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Good Morning! It’s Thursday, Jan. 28. It’s going to be another rainy day with a high of 53.
Nurses at Watsonville Community Hospital braved the cold and rain yesterday to protest, for the third time, the hospital’s consideration of a waiver that dissenters say might endanger patients amid the COVID-19 pandemic. Meanwhile, what was once considered a far-fetched right-wing effort to recall California Gov. Gavin Newsom, is gaining legs, and we have a story from our content partner, CalMatters, explaining the effort and the key players behind it.
But first, for the second night in a row, rain from the strands of the “atmospheric river” drenched the Santa Cruz area but caused seemingly no damage. I pulled another all-nighter monitoring conditions and have the latest for you in our storm watch story here. Meanwhile, if you haven’t already, sign up for our Breaking News Text Alerts to get the latest news and weather updates straight to your phone. You also can sign up by texting “Breaking” to (831) 298-8906.
Let’s dive in:
Weather update: Over a 12-hour period overnight, the National Weather Service told Lookout that coastal areas in Santa Cruz County received between 0.5 to 1.5 inches of rain, with higher elevations of the Santa Cruz Mountains receiving 1.75 to 2.5 inches of rain. Steady rain will continue for portions of the South Bay and Central Coast for much of today as the atmospheric river slowly leaves the region. Read more of the latest weather forecast here.
Damage: Cal Fire told Lookout that they had received no damage reports in Santa Cruz County overnight but that “crews would be able to assess the area more fully once it’s light.” Meanwhile, the Santa Cruz Fire Department Dispatch automatic Twitter handle showed the department has received some reports of localized flooding around the area.
CZU burn scar is geologically different — and that might be reducing debris-flow risk: With two days of rain over the Santa Cruz area, no significant flows of earth have yet been observed. This has officials re-thinking whether the Santa Cruz Mountains might be less vulnerable to debris flows than previously thought — though they’re still studying the issue and advising caution. Read more about what this expert and others think in a debris flow deep dive story from our Mallory Pickett here.
Mudslides in Monterey County, snow in the Sierra Nevadas: While Santa Cruz County was largely spared damage and flooding from the atmospheric river, there were mudslides Wednesday near Salinas and along Highway 1 in Big Sur. Read more about the storm’s regional impact from our partner the LA Times here.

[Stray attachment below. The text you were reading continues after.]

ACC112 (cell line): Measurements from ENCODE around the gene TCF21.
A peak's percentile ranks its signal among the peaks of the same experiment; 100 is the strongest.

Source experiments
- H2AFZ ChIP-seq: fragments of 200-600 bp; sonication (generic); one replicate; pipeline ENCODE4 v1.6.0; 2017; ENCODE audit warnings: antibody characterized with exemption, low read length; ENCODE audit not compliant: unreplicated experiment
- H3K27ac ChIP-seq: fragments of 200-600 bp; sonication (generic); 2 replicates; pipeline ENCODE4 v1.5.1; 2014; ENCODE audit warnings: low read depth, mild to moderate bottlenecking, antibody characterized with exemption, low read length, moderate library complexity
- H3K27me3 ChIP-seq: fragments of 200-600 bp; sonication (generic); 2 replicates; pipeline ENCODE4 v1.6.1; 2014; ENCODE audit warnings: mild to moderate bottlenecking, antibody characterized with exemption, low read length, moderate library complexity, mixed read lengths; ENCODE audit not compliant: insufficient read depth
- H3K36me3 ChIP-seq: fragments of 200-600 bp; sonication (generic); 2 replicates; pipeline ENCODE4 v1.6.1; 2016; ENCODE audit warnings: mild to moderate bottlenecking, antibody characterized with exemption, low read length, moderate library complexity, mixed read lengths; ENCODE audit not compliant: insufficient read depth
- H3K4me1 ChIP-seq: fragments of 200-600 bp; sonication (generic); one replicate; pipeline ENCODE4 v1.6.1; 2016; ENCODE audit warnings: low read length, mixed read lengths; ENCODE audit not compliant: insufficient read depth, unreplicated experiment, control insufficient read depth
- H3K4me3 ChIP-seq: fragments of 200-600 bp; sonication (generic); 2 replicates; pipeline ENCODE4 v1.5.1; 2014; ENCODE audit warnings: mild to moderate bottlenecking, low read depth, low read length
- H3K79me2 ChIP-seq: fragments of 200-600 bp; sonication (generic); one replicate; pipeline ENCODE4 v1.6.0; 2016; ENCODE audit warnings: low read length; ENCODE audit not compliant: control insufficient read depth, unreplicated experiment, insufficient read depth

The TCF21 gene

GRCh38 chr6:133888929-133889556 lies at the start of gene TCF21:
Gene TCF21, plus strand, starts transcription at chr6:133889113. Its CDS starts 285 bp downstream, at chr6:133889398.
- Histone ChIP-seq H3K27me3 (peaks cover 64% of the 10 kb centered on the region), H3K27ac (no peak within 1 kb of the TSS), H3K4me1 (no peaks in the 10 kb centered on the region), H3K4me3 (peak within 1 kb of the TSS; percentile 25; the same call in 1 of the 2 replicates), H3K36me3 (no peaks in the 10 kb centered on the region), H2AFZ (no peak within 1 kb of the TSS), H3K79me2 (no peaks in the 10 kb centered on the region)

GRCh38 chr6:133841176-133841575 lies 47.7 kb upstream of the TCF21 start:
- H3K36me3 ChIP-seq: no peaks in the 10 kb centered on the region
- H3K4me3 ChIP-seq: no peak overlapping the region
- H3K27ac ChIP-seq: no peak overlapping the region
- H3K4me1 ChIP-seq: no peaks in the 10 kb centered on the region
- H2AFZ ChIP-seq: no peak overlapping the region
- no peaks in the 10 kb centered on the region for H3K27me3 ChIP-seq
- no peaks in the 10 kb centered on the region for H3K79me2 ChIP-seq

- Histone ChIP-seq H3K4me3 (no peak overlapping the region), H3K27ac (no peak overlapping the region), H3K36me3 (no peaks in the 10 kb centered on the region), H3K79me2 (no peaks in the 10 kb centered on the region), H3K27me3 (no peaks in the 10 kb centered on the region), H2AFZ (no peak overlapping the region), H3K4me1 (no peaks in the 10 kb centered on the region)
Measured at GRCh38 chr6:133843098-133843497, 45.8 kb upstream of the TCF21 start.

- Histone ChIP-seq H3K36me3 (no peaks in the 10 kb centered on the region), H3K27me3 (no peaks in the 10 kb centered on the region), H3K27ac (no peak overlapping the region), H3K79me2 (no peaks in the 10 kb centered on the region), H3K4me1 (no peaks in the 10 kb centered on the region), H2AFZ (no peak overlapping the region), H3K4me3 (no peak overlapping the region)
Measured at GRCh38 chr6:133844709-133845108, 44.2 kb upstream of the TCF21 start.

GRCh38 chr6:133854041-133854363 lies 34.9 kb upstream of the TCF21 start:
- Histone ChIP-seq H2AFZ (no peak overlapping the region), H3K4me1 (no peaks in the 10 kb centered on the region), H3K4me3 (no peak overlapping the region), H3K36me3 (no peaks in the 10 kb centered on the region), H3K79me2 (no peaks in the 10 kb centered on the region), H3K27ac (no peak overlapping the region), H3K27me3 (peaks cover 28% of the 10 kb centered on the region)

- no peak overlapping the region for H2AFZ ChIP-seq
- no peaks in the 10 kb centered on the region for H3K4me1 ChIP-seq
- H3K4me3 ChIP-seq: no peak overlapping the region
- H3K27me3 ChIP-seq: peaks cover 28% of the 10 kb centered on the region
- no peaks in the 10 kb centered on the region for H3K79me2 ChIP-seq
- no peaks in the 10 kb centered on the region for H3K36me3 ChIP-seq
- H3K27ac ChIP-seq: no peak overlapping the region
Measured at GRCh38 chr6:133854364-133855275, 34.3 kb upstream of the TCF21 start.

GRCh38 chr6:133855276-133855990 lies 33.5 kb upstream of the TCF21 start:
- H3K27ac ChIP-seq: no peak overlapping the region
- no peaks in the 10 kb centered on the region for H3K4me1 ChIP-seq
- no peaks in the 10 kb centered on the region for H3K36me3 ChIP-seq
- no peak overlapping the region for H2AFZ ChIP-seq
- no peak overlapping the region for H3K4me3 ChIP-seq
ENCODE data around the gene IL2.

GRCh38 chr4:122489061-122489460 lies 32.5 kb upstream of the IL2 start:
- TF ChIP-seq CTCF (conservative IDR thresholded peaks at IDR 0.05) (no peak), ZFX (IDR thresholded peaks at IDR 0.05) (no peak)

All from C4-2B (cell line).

COVID 2021 updates
#BOLO: Be On the Lookout for COVID news today as we’ll be carrying the live broadcast of Santa Cruz County Health Officials’ update on the coronavirus at 2 p.m. on our website. Tune in, and stay tuned for coverage afterward.
Watsonville nurses take to streets again, ask hospital to rescind staffing-ratio waiver: Braving rain and cold weather, more than a dozen nurses at Watsonville Community Hospital took to the streets again Wednesday, asking a new hospital management company to beef up staffing and reject potential measures that would allow more patients to be assigned to each nurse. The demonstration was the latest in a string of public actions taken by the nurses in the last couple months as they have voiced concern over a staffing-ratio state waiver that allows hospitals to increase the workload of nurses. Our Patrick Riley has more here.
Local COVID Snapshot: Active cases and the rate of those testing positive for COVID-19 declined slightly Wednesday as Santa Cruz County continued to show signs of disease spread slowing. The latest:
- Active cases: Decreased again from 2,319 to 2,118. This means more people are recovering than being diagnosed, as cases are moved from active to recovered 21 days after diagnosis.
- Positivity rate: The 14-day average positivity rate declined slightly, and is now 13.2%. However this local value remains well above the state average, which is 8.8%.
- Deaths: Seven new deaths were confirmed, bringing the total to 143 locally. These deaths occurred on various days between Dec. 19 and Jan. 25.
Blue Shield will oversee California’s troubled COVID-19 vaccination effort: Following a shaky rollout of the state’s COVID-19 vaccination efforts, advisers to Gov. Gavin Newsom have struck a far-reaching agreement with Blue Shield of California for the health insurance company to oversee the distribution of vaccine doses to counties, pharmacies and private health care providers. The decision marks a sharp turn away from a more decentralized process that has been criticized for inconsistency across regions of the state and sluggishness in its effort to vaccinate Californians. Read more from our content partner the LA Times here.
A Non-COVID read: ‘Recall Gavin Newsom’: Everything to know about who’s behind it, what’s next
What began as a far-fetched effort by Republican activists has turned into a credible campaign attempting to throw Newsom out of office.The coronavirus pandemic shifted California’s political landscape in two significant ways: It prompted a judge to give recall supporters more time to collect signatures — keeping their campaign alive long enough to gain momentum — and it led Newsom to enact a slew of new restrictions to curb the spread of the virus that have frustrated some Californians and energized recall backers. Read more from our content partner CalMatters here.
Around the county . . .
Santa Cruz schedule released; Warriors open season Feb. 10 against Ignite (Santa Cruz Sentinel)
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Have a great day!